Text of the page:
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My Progress:

11 / 30 books. 37% done!

2024 Literary Escapes Challenge

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My Progress:

23 / 51 states. 45% done!

2024 Historical Fiction Reading Challenge

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16 / 50 books. 32% done!

2024 POPSUGAR Reading Challenge

21 / 50 books. 42% done!

Booklist Queen's 2024 Reading Challenge

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43 / 50 books. 86% done!

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25 / 40 books. 63% done!

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9 / 25 books. 36% done!

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6 / 26.2 miles (second lap). 23% done!

Mount TBR Reading Challenge

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22 / 100 books. 22% done!

2024 Pick Your Poison Reading Challenge

My Progress:

58 / 104 books. 56% done!

Around the Year in 52 Books Reading Challenge

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42 / 52 books. 81% done!

Disney Animated Movies Reading Challenge

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60 / 165 books. 36% done!
Wednesday, November 27, 2013

If It Weren't For Those Weird, Awkward Scenes ...

(Image from Barnes & Noble)

With the threat of nuclear war hanging in the balmy air, the summer of 1962 feels unlike any other.  Scott Porter spends the long, school-free days doing what he's always done—playing baseball with his friends, spying on girls, trying to stay out of trouble—but the 11-year-old goes home to alarming newspaper headlines and hissed, heated discussions between his parents.  To the endless amusement of their less-paranoid neighbors, Scott's dad has built a bomb shelter for his family.  If worse comes to worst, the Porters will have everything they need to survive underground for two weeks, the time it will take for the radiation-saturated air to clear.  Scott hopes there will never be a need to use the shelter, but as global tension intensifies, he can't be quite sure there will be a tomorrow at all.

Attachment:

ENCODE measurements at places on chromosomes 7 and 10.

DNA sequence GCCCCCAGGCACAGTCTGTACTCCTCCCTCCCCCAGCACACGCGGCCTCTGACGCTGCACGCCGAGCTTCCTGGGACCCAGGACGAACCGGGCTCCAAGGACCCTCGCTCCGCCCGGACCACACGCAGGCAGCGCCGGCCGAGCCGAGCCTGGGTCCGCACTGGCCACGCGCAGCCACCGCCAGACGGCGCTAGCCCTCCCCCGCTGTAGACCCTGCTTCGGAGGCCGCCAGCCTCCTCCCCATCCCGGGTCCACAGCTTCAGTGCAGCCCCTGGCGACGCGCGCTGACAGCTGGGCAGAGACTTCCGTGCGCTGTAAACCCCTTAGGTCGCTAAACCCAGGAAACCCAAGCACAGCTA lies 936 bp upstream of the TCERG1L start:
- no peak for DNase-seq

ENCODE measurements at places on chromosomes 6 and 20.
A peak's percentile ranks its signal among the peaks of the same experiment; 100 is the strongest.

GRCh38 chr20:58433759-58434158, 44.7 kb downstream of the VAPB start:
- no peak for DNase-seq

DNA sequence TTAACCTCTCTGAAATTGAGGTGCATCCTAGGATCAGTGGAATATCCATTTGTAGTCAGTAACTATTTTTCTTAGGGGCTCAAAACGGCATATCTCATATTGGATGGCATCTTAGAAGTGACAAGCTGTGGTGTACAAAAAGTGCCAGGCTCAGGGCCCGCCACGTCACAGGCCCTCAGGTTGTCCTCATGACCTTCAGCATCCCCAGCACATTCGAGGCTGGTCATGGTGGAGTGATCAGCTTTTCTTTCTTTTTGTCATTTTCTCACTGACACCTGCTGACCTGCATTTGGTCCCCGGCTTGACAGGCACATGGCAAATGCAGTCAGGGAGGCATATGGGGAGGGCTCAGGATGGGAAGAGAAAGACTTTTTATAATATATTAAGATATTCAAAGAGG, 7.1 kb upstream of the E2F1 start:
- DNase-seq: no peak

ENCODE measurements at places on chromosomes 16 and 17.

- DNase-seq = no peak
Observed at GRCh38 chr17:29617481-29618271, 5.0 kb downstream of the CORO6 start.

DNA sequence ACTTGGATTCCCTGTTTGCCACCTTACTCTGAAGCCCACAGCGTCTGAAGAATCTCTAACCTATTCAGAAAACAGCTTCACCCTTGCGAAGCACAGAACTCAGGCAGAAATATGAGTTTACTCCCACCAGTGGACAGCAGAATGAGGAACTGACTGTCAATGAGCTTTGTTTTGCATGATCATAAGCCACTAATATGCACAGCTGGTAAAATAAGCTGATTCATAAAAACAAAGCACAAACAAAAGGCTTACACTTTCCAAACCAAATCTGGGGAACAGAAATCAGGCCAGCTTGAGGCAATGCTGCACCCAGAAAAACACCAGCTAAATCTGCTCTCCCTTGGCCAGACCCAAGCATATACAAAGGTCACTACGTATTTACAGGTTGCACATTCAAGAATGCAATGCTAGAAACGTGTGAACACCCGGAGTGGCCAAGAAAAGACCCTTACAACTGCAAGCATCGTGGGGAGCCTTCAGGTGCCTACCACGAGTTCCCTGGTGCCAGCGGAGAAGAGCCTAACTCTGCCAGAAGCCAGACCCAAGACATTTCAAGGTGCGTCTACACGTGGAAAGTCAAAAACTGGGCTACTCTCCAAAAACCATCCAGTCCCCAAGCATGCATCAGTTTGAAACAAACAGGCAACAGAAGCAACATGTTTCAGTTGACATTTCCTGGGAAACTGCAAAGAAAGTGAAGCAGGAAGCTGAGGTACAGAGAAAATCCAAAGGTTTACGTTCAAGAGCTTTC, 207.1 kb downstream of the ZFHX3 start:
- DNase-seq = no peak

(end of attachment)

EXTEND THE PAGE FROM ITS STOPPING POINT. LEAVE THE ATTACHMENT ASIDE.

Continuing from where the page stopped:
When the unthinkable happens, Scott finds himself crammed into the shelter, not just with his family but also with six of his disbelieving neighbors.  The supplies Scott's father stocked can't last for long, not with ten people using them.  And civility's running out even faster.  As the days wear on, the shell-shocked refugees must learn to survive—not just whatever happened in the outside world, but everything that's taking place inside the crowded shelter.  With tempers flaring, food being rationed, and cabin fever taking its toll, busting out of the shelter is looking better and better.  No one knows what's happened to the New York they left above ground.  Do the terrified shelter-dwellers dare to emerge?  What will they find if they do?  Which will kill them faster—radiation, starvation or each other?  Scott's about to find out.

Everything about the premise of Fallout by Todd Strasser appeals to me.  An imminent apocalypse?  Check.  Neighbors pitted against neighbors in a desperate bid for survival?  Check.  A tense, psychological examination of people's actions in a time of crisis, told from a child's point-of-view?  Check, check.  Because, apparently, I have a warped sense of what is entertaining, I really, really wanted to read this book.  So, I did.  Is the story as fascinating as it sounds?  In a word: yes.  Fallout tells a tense, compelling tale that kept me burning through the pages to find out the fate of the survivors.  If it weren't for some weird, awkward discussions about naked women (including the boys' mothers), I would have really enjoyed this one.  Given those odd scenes, plus the fact that Fallout is (naturally) quite depressing, this novel turned into just an okay read for me.  Ah, well.            

(Readalikes:  Reminded me of other books about groups of people struggling to survive crises in enclosed spaces like Trapped by Michael Northrop; The Compound by S.A. Bodeen; and The Diary of Anne Frank; also of Countdown by Deborah Wiles, which is also about the Cuban Missile Crisis)


If this were a movie, it would be rated:

for language (no F-bombs), violence, sexual innuendo and mature themes

To the FTC, with love:  I received a finished copy of Fallout from the generous folks at Candlewick Press.  Thank you!
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